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UK - Deep-rooted structural problems won't be solved by recovery alone

13 June 2011

The Confederation of British Industry (CBI) today unveiled detailed analysis of the UK labour market, which reveals deep-seated structural problems which will not be solved by a return to economic growth alone.

The report, Mapping the route to growth: rebalancing employment, marks the start of a major new project for the CBI which will explore what is needed to get the UK working.

By mapping the state of the labour market region-by-region, the CBI's analysis reveals that the decade of growth before the recession masked entrenched problems, including pockets of long-term unemployment and inactivity, high public sector dependency and serious skills shortages.

Projections of future employment trends suggest these labour market divisions will deepen as the recovery continues, with highly-skilled jobs expected to be most in demand in London and the South East, compared with the North East and West Midlands.

John Cridland, CBI Director-General, said "the government has rightly focused on tackling the structural deficit in the public finances, but needs to apply the same rigour to attacking the structural jobs deficit."

"The boom years before the recession masked the extent of deep-rooted problems in parts of the labour market, including long-term unemployment and an unhealthy dependency on the public sector. These problems will not disappear with the economic recovery and left unchecked will have grave social and economic consequences."

"Only private sector growth can create the jobs we need and we must ensure the fruits of recovery are felt in every region. We need to get the UK working and that is going to require fresh thinking and innovative solutions."

The report sets out the complexity of the unemployment problem, which is linked to many factors including skills, local economic performance, welfare dependency, educational achievement and infrastructure.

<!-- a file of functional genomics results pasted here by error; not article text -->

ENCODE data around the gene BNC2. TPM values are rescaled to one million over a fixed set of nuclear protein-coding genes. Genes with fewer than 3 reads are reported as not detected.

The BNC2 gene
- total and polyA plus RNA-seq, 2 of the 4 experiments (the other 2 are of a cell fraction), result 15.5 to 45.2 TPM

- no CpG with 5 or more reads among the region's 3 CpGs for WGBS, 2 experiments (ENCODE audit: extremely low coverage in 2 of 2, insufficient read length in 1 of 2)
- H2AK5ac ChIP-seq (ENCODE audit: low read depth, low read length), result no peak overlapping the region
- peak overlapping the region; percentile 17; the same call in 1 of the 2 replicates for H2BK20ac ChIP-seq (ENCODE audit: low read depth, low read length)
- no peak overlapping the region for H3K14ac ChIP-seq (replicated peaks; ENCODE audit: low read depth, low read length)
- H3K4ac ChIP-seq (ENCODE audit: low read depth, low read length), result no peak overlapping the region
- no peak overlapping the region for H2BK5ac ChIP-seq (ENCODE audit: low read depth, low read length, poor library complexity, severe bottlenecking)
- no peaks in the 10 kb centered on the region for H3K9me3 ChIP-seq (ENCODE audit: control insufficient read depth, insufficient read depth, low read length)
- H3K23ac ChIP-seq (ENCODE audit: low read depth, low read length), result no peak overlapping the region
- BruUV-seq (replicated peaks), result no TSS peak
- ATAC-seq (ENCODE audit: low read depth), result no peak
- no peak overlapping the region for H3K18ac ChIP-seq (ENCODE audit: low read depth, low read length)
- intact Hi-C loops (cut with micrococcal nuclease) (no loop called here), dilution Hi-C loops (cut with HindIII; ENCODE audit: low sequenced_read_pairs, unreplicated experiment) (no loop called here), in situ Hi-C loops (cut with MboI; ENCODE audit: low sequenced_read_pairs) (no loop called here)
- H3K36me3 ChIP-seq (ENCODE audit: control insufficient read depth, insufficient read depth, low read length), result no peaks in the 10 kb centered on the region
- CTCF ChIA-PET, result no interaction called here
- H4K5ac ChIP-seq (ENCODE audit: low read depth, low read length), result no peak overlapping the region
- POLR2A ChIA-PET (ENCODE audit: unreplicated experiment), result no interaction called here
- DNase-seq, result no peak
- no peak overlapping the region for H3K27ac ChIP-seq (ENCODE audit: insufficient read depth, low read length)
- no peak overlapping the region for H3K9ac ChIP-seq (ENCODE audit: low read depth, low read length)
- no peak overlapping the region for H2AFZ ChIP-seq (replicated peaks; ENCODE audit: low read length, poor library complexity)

Looking at the state of the labour market in more detail, there are currently 2.46 million unemployed people in the UK. The CBI expects this to continue rising through 2011, peaking around 2.6 million, before edging lower during 2012. However, the cyclical rise and fall in employment has hidden a deep-rooted problem of long-term unemployment and economic inactivity.

Five million working age people receive out of work benefits, with 1.4 million of these having received benefits for nine of the last ten years.

Two million children grow up in households where no one works and these children are more likely to fail to achieve in school, perpetuating the cycle. Since the start of the recession youth unemployment has risen significantly with 935,000 16 to 24 year-olds out of work.

Mr Cridland added "our analysis shows that problems in the labour market do not follow a simple North-South divide, but are far more complex."

"The answer is not bussing people to where the jobs are. We need to tackle the structural causes of unemployment, while doing all we can to get the private sector really motoring in all regions of the UK."

Key findings include:

• Unemployment does not follow a simple North-South divide. Hopes that regional disparities had begun to close since the 1990s recession were undermined by the 2008-09 recession, which had an asymmetric impact across the UK. During the recession, the increase in the unemployment rate ranged from 25% in the East Midlands to 77% in Northern Ireland.

• Urban areas tend to suffer from pockets of high unemployment. These include: Teesside, Hull, Liverpool and South Wales. Areas where the local economy is geared to services or hi-tech work tend to have lower unemployment, for example, parts of Manchester and Edinburgh.

• Areas with the strongest jobs growth over 2004-07 saw the most rapid falls in employment during the recession. This suggests that in many cases job creation in these areas was driven by a cyclical economic boom, rather than sustainable structural improvement in the labour market.

• Public sector dependency is particularly high in Wales, parts of Scotland, Northern Ireland, the North East and Merseyside, but less so in Cumbria, the Midlands and South of England.

• The UK is expected to see an acceleration of the shift towards higher-level occupations. By 2017, +56% more jobs will require people to hold graduate-level qualifications, while demand for people with no qualifications will fall by -12%.

• Traditionally, lower-skilled jobs have served as labour market entry points for those moving out of unemployment, and the decline in their availability emphasises the need for everyone to have a minimum platform of skills.

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